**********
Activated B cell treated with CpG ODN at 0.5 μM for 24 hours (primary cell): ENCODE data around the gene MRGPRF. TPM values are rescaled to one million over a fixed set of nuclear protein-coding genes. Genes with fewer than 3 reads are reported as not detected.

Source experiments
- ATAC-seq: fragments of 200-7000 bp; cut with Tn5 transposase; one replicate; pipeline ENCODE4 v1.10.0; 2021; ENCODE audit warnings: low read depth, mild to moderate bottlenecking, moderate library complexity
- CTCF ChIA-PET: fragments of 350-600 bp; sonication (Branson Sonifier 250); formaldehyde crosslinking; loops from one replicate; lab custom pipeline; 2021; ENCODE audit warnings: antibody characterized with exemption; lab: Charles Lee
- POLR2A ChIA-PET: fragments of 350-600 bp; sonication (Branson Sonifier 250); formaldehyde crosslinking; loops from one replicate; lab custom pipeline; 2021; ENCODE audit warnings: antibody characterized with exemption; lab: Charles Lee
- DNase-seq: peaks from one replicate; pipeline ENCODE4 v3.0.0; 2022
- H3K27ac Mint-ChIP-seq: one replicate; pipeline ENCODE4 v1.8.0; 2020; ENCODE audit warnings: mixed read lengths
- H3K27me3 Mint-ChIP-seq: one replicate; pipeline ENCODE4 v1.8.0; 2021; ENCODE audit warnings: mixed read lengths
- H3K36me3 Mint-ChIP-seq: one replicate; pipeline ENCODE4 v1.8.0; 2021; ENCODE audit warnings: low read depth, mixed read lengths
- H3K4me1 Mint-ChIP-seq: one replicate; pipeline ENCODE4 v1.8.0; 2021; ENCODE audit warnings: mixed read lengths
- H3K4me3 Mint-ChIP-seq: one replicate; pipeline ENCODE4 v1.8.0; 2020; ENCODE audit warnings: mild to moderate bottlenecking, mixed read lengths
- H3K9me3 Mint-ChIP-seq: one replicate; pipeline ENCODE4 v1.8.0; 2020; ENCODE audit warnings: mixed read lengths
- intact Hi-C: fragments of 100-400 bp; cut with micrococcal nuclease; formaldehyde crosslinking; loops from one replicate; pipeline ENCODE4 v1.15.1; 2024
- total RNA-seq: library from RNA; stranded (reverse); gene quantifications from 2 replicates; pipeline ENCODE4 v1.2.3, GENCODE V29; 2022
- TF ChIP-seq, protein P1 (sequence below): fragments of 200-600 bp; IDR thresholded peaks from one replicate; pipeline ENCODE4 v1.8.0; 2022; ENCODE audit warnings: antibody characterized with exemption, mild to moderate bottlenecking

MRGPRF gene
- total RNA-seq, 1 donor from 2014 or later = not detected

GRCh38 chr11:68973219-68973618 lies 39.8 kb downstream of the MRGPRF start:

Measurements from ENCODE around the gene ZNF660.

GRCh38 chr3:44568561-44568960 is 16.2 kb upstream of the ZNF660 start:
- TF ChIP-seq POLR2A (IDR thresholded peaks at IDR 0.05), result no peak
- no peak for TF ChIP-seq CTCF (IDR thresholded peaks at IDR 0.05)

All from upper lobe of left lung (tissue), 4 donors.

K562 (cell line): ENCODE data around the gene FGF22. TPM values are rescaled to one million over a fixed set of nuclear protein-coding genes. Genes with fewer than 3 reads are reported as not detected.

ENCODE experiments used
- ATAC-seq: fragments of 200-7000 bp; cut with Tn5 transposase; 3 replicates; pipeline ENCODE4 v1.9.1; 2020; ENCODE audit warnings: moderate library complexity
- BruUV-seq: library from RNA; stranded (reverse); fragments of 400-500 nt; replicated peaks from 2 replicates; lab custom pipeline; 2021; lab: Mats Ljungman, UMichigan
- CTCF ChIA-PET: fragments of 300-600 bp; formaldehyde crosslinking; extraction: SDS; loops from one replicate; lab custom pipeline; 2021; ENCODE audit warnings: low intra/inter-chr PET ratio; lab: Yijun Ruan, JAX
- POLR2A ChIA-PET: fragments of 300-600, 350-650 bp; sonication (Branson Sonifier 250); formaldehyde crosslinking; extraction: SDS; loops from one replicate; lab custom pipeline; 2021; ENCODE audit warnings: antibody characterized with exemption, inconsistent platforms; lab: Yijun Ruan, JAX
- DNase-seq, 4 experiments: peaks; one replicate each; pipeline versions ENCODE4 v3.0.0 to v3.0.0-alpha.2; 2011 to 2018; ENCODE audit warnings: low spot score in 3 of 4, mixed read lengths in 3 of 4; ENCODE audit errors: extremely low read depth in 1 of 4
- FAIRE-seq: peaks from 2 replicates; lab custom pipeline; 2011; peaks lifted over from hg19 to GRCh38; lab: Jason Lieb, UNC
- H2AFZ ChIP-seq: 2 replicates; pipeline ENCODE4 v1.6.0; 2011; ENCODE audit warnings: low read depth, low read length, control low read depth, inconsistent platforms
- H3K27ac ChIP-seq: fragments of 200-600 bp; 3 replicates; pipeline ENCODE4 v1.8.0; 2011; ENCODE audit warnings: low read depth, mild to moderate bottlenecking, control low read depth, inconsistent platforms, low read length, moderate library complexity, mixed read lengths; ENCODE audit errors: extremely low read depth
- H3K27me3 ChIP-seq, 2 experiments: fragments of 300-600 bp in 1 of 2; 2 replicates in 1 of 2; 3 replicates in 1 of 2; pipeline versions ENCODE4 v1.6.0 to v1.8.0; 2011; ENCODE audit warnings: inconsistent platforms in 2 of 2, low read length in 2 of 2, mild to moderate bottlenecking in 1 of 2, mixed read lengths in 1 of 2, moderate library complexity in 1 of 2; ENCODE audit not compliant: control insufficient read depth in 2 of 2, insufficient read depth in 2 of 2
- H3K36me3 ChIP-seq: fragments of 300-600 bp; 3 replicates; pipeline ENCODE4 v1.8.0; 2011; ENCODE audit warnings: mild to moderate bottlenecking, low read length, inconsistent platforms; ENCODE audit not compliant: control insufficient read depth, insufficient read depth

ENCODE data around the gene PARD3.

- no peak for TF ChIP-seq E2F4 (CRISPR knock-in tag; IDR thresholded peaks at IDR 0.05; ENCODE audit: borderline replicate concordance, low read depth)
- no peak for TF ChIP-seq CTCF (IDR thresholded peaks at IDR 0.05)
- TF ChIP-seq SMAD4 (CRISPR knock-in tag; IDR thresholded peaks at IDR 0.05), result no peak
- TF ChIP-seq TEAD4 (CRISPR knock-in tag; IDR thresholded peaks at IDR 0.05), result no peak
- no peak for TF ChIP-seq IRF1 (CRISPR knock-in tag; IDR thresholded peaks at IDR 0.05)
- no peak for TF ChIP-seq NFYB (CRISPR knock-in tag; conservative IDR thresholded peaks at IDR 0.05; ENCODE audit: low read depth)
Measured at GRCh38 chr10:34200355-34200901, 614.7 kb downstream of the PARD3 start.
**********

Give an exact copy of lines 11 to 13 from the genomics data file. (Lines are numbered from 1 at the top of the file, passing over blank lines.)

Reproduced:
- H3K4me3 Mint-ChIP-seq: one replicate; pipeline ENCODE4 v1.8.0; 2020; ENCODE audit warnings: mild to moderate bottlenecking, mixed read lengths
- H3K9me3 Mint-ChIP-seq: one replicate; pipeline ENCODE4 v1.8.0; 2020; ENCODE audit warnings: mixed read lengths
- intact Hi-C: fragments of 100-400 bp; cut with micrococcal nuclease; formaldehyde crosslinking; loops from one replicate; pipeline ENCODE4 v1.15.1; 2024